Conversion from prograf to advagraf among kidney transplant recipients results in sustained decrease in tacrolimus exposure
Faculty of Medicine and Health Sciences
Transplantation. - Baltimore, Md, 1963, currens
, p. 566-569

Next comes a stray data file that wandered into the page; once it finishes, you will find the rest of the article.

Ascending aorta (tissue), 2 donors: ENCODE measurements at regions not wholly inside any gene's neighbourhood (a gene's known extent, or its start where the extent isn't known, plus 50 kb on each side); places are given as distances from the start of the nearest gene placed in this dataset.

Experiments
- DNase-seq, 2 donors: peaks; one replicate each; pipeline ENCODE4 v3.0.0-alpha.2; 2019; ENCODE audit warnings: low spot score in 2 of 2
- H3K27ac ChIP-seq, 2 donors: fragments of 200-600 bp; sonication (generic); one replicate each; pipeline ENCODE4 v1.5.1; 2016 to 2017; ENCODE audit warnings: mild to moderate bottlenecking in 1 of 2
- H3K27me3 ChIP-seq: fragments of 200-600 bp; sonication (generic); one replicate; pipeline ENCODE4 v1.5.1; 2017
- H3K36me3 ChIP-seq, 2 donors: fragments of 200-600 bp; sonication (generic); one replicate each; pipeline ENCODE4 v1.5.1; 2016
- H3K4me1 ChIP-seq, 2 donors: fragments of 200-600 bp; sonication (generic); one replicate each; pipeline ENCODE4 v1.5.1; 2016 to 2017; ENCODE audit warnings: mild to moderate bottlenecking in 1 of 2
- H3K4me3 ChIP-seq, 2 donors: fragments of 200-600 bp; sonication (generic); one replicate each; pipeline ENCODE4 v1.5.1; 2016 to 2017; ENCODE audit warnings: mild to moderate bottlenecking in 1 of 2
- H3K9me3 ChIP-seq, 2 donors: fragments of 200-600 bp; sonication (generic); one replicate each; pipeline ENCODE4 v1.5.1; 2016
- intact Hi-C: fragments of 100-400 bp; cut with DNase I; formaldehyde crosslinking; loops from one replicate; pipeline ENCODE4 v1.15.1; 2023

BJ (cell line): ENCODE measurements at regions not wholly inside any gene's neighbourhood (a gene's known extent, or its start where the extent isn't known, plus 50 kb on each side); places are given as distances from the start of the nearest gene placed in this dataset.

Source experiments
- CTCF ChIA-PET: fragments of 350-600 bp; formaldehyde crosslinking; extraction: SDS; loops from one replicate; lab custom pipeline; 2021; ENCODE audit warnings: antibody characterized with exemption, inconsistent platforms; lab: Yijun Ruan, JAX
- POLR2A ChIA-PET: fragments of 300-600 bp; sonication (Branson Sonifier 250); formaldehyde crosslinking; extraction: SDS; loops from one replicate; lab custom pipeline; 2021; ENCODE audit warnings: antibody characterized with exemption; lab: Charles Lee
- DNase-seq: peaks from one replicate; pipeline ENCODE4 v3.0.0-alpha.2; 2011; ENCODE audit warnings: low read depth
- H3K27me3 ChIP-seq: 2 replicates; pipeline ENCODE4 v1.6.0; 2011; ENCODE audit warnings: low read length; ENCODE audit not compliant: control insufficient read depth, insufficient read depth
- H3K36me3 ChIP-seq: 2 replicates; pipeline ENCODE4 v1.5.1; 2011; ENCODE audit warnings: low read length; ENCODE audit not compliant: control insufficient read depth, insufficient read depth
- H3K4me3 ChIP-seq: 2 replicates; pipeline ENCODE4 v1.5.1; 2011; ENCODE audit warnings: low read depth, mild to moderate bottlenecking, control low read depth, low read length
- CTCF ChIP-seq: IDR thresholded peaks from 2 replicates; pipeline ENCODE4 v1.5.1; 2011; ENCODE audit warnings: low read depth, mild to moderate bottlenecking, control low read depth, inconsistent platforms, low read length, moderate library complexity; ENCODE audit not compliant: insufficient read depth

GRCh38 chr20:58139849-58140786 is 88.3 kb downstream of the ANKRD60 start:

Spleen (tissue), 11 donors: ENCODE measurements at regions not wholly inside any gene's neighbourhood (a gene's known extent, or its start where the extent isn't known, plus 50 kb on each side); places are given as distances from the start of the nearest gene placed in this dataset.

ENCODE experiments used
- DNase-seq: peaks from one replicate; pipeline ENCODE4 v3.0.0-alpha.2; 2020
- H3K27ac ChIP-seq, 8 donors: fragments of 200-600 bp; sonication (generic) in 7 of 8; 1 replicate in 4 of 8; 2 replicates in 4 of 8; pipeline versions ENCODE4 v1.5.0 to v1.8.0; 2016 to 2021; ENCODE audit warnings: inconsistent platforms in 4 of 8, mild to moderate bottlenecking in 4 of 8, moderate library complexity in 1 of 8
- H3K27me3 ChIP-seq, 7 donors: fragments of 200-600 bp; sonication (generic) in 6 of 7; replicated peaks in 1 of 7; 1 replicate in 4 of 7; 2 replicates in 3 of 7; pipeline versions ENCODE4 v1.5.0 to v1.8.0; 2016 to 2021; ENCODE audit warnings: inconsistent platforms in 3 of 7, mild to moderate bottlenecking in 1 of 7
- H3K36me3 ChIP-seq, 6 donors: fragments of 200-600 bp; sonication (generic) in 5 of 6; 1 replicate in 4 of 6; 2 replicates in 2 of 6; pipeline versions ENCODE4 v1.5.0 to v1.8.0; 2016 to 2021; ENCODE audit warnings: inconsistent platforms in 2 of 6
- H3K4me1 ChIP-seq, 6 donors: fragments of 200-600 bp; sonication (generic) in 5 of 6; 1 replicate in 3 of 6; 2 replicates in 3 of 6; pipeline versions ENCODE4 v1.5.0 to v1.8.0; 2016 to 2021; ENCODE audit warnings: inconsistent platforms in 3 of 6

Background. Advagraf is a slow release form of tacrolimus with once-daily formulation. The potential advantages of Advagraf are better adherence and a safer profile by avoiding toxic peak concentrations. In this study, we evaluated the required daily doses of tacrolimus and subsequent blood levels on conversion from Prograf to Advagraf among kidney transplant recipients. Methods. We retrospectively reviewed data from 55 patients for whom a switch from Prograf to Advagraf was identified. Tacrolimus daily doses and concomitant blood levels were analyzed at several time points ranging from 3 months before to 6 months after conversion. Results. We observed a significant increase in tacrolimus daily doses, starting with a dose of 0.063 mg/kg of Prograf, increasing up to 0.081 mg/kg of Advagraf at 6 months (P < 0.0001). After conversion, we observed a quick and sustained decrease in trough tacrolimus levels, decreasing from 8.05 ng/mL at day 0 to 6.30 ng/mL at day 180 (P = 0.0009). At 6 months, 35% of patients experienced a decrease in trough levels of more than 30%. Creatinine values remained stable over time, and no patient experienced an acute rejection episode. Conclusions. Contrary to the manufacturer instructions, we found a significant decrease in tacrolimus exposure after switching to Advagraf. Therefore, the switch from Prograf to Advagraf should be performed under close medical supervision.